Ben Bishop was acquired part of the way through the season in exchange for Cory Conacher and played well for both Ottawa and Tampa Bay last year, posting a .920 SV% in 22 games last year, giving him a .913 SV% in 45 career games.

Bishop has one thing going for him right off the hop in that he stands 6’7” tall. Those few extra inches enables a goalie to make saves like this.

Again, there’s a sample size problem. He’s played less than 50 games in the NHL and even those games haven’t been that great. But there is one thing I am drawing from his time so far in the NHL: Improvement.

Here’s a quick run-down of Bishop’s save percentages in each season he’s played:


Overall Save Percentage

Even-Strength Save Percentage

2008-2009 (112 Shots Against)



2010-2011 (168 SA)



2011-2012 (243 SA)



2012-2013 (701 SA)



Every season he’s been in the NHL, he’s grown in workload and improved in save percentage. He even managed a .917 overall SV% in limited action for the Lightning last year after the trade.

I worry about Tampa Bay because their penalty kill, like Washington’s, hasn’t been good for a couple of years now. Even a decent season from Bishop could be ruined with a bad penalty kill. Because of this and his small sample over several years, I would be hesitant to draft him as my second goalie. However, if you get to double-digit rounds and he’s still around and you’re either desperate for a second goalie or are hoping to hit a home run with your third, then you could do worse. He also has another edge over the other two goalies in this article in that he turns 27 years old in November, or just hitting his prime as a goalie. Keep that in mind.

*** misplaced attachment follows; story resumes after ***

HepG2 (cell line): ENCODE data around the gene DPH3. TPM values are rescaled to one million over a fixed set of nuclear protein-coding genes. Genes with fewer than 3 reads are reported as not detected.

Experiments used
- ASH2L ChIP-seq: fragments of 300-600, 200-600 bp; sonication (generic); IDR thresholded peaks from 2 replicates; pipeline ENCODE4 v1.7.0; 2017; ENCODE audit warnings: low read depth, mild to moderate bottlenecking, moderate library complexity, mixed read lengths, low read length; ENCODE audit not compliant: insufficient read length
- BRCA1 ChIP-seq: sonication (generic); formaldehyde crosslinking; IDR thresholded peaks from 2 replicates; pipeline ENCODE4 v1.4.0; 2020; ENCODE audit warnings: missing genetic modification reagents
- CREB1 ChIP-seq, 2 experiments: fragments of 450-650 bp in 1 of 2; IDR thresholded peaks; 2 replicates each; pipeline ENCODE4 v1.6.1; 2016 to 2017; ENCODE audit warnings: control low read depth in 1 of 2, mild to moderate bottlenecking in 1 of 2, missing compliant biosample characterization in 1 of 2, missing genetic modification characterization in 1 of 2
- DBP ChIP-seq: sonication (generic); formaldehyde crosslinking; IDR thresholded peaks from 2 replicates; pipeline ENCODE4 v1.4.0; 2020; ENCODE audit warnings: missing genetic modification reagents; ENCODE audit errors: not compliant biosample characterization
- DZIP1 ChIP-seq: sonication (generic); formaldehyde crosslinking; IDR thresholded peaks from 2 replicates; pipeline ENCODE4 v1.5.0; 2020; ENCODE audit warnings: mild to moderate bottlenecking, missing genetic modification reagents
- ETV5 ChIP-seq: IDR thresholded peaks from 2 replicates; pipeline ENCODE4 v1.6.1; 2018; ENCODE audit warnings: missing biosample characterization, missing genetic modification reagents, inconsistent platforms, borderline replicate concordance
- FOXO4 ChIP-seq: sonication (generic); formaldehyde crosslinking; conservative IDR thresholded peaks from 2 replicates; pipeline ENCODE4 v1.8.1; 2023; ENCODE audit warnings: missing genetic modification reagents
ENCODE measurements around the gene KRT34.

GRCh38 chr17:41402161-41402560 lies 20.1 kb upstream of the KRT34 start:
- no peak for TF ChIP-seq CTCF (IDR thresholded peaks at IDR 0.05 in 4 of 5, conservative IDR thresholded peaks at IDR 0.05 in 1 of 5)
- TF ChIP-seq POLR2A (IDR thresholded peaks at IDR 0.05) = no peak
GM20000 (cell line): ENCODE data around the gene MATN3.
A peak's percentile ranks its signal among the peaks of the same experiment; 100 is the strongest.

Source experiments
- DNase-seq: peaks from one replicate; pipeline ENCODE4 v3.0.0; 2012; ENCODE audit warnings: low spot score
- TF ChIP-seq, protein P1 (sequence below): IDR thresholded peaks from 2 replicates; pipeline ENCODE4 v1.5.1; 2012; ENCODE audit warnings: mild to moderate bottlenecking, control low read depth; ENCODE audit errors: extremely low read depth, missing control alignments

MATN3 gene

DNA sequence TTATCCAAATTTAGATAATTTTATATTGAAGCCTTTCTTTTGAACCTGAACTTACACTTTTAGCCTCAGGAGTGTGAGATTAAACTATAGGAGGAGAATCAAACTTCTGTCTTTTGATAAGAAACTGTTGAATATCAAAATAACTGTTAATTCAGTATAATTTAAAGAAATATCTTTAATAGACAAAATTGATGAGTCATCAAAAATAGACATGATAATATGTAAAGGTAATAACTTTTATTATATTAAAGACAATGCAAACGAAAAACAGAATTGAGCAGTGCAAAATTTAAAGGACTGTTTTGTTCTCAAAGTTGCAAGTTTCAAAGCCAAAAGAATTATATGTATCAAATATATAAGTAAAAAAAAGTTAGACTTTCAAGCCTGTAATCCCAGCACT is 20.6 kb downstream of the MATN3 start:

Jacob Markstrom – Florida Panthers

I really, really like Markstrom as a goaltending prospect. Not only does he have the size that everyone loves to see in a goalie, but he also has good goaltending instincts. While I’m not one for normally being huge on intangibles in fantasy sports, knowing where to look for a puck and how to react to it is crucial for the success of a goaltender. In this clip, you see Markstrom make a solid initial stop and as soon as he realizes he doesn’t have the rebound, his eyes dart out to the slot. He finds the puck and sprawls across the crease to make a very nice diving save.

Saves like these are a bit lucky, but you have to be athletic and have good instincts to even be in a position to make a lucky save, and you see that Markstrom has both.